Based on the life of famed Chinese martial arts instructor Yip Man, Ip Man gives us a rather glorified account of a man whom many consider to be the first martial arts master (in addition to being one of Bruce Lee’s mentors). But, much like many a film that is “based on a true story” from Hollywood, Ip Man takes so many liberties with its tale that it nearly washes away any factual accounts. Instead, the movie goes for the “sensational epic” approach, leaving one to wonder if Akiva Goldsman was a ghost writer for the screenplay (why, it’s even rumored on some websites that the original title was Yiperella Man).
To be frank, most modern epic martial arts films tend to leave me feeling hollow inside. Ip Man was really no exception (and it will probably have the same effect on anyone else who is even remotely familiar with the real Yip Man’s life story). The story starts out with our titular hero (portrayed by Donnie Yen) in pre-Second Sino-Japanese War Foshan, China. A modest man, Yip is revered to be the best martial arts teacher in the land — a credit that has many a fellow instructor (or thugs looking for a fight) wandering into town to challenge him.
When the war breaks out with Japan, the whole city of Foshan is torn apart. Yip’s home is seized by the invading Japanese, and the once prestigious instructor is forced to live in a dilapidated old home with his family, working in a coal mine in the effort to support them. A cunning Japanese colonel named Miura (Hiroyuki Ikeuchi) — an expert in the art of karate — decides to build an arena where local Chinese martial artists can compete with his military trainees, offering a bag of rice to the winners (most of whom are killed anyway, since the Japanese are just evil like that).
I’m pretty sure you can guess where this one goes. But, in case you can’t: Yip Man takes on several dozen trainees at once when he can’t take the oppression any longer — remaining a humble man throughout. He even teaches the whole town how to fight back, just so that the writers can throw in a glorious revolt scene with bare-fisted villagers combating armed soldiers.
Okay, so if you’re looking for historical accuracy, look somewhere else. If you’re just looking for some decent no-brainer martial arts entertainment, though, you could do a lot worse than Ip Man. There are some good moments to be found here, such as some fine fight choreography by none other than Sammo Hung. But, apart from that, I wasn’t as gung-ho about this film as most genre enthusiasts out there.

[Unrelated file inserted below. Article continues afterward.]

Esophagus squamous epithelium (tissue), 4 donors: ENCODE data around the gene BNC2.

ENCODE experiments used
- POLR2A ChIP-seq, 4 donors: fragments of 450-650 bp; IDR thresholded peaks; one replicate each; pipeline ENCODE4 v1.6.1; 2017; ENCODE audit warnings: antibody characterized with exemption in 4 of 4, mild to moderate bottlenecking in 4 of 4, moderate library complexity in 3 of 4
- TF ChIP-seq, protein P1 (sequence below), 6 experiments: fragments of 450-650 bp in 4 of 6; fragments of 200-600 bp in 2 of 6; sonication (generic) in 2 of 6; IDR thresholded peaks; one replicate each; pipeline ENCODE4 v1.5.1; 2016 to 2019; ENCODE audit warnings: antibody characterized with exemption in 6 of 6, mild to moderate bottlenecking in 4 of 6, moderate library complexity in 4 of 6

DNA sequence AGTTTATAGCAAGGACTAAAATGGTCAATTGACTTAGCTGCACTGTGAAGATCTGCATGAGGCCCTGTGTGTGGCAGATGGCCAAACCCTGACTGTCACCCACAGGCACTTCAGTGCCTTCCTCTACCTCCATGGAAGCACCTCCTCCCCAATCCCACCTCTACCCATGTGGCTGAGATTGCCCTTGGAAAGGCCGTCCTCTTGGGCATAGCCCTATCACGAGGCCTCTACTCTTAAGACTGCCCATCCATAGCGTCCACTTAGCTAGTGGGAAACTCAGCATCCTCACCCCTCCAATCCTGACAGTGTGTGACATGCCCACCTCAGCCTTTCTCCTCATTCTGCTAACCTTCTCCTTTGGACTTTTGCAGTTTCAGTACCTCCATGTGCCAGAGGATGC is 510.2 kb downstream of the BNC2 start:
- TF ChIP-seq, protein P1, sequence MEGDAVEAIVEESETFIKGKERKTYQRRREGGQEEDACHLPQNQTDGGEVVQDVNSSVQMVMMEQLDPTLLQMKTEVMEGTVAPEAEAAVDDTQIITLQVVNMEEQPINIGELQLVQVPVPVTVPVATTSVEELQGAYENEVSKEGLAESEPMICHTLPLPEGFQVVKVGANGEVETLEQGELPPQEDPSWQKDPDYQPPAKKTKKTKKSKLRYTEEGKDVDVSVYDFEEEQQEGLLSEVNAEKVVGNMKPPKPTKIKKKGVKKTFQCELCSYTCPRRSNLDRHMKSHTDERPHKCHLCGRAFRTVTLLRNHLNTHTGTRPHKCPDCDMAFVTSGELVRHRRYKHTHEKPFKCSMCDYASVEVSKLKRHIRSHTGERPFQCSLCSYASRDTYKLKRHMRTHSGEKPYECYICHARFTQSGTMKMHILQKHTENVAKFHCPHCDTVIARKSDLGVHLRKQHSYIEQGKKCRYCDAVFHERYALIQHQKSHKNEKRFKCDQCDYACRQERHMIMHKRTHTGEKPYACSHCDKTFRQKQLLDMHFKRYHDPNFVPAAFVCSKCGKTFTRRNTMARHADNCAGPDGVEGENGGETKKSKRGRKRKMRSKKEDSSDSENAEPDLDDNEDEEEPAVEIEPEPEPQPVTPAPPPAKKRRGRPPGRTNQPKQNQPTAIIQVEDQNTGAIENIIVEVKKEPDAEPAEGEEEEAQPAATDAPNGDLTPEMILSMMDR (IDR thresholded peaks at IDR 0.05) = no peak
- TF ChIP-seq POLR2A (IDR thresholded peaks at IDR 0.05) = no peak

Oh, well, different strokes, eh?
Okay, so while I’m pretty much impartial to the whole movie, I can definitely say that I wasn’t very impressed with Well-Go’s Blu-ray release of Ip Man. While the contrast holds up rather nicely, the transfer is marred by some rather bland colors and a picture that’s all too soft at times. Some portions of the film look pretty darn good, though, but it’s a bit of a disappointment on the whole. Three DTS-HD Master Audio 5.1 tracks are available here: Cantonese, Mandarin, and English. The Chinese tracks deliver a bit more oomph than the English dub does (which is to be expected), offering up a rather pleasant audio experience overall. English subtitles are available for both the original Chinese and English language tracks.
Well-Go has issued Ip Man in two different releases: one a single-disc DVD with a few bonus materials, the other a Collector’s Edition (available on both DVD and Blu-ray) with a second SD-DVD disc containing additional special features. The Blu-ray disc features “The Making of Ip Man,” a few deleted scenes, and a handful of trailers for the main feature as well as two other films (White Wall and the Academy Award nominated 9th Company). All of the Blu-ray goodies are presented in HD. The Collector’s Edition extras include interviews with the film’s cast and crew, a “Shooting Diary,” and a few behind-the-scenes pieces.
Since I wasn’t that into the film to begin with, the bonus materials included with either release of Ip Man didn’t do a whole lot for me. Fans of the film, on the other hand, should enjoy them.
The bottom line: Ip Man will either strike you as the greatest martial arts masterpiece of 2008, or as just another epic chop-socky flick.